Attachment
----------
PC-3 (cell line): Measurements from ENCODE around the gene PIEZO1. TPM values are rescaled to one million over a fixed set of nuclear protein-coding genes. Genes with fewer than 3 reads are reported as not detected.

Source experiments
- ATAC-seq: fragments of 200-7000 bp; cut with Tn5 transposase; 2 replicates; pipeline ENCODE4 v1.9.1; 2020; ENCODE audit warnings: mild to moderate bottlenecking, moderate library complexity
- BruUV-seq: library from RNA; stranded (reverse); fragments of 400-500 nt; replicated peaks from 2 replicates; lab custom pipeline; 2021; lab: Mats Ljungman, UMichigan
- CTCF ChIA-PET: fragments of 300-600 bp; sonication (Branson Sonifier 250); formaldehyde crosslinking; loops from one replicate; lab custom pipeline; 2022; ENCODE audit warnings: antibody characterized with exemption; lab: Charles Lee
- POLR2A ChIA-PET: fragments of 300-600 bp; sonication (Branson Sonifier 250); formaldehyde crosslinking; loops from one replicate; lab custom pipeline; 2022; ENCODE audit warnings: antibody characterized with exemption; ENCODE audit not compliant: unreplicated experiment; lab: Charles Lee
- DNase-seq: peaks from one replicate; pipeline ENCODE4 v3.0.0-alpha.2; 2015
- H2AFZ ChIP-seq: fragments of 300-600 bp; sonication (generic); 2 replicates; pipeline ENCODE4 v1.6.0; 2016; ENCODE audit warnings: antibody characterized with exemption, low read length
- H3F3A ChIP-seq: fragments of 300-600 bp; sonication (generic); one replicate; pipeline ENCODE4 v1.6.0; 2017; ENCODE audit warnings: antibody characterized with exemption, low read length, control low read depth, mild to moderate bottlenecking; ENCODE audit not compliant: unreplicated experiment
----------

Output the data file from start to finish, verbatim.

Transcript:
PC-3 (cell line): Measurements from ENCODE around the gene PIEZO1. TPM values are rescaled to one million over a fixed set of nuclear protein-coding genes. Genes with fewer than 3 reads are reported as not detected.

Source experiments
- ATAC-seq: fragments of 200-7000 bp; cut with Tn5 transposase; 2 replicates; pipeline ENCODE4 v1.9.1; 2020; ENCODE audit warnings: mild to moderate bottlenecking, moderate library complexity
- BruUV-seq: library from RNA; stranded (reverse); fragments of 400-500 nt; replicated peaks from 2 replicates; lab custom pipeline; 2021; lab: Mats Ljungman, UMichigan
- CTCF ChIA-PET: fragments of 300-600 bp; sonication (Branson Sonifier 250); formaldehyde crosslinking; loops from one replicate; lab custom pipeline; 2022; ENCODE audit warnings: antibody characterized with exemption; lab: Charles Lee
- POLR2A ChIA-PET: fragments of 300-600 bp; sonication (Branson Sonifier 250); formaldehyde crosslinking; loops from one replicate; lab custom pipeline; 2022; ENCODE audit warnings: antibody characterized with exemption; ENCODE audit not compliant: unreplicated experiment; lab: Charles Lee
- DNase-seq: peaks from one replicate; pipeline ENCODE4 v3.0.0-alpha.2; 2015
- H2AFZ ChIP-seq: fragments of 300-600 bp; sonication (generic); 2 replicates; pipeline ENCODE4 v1.6.0; 2016; ENCODE audit warnings: antibody characterized with exemption, low read length
- H3F3A ChIP-seq: fragments of 300-600 bp; sonication (generic); one replicate; pipeline ENCODE4 v1.6.0; 2017; ENCODE audit warnings: antibody characterized with exemption, low read length, control low read depth, mild to moderate bottlenecking; ENCODE audit not compliant: unreplicated experiment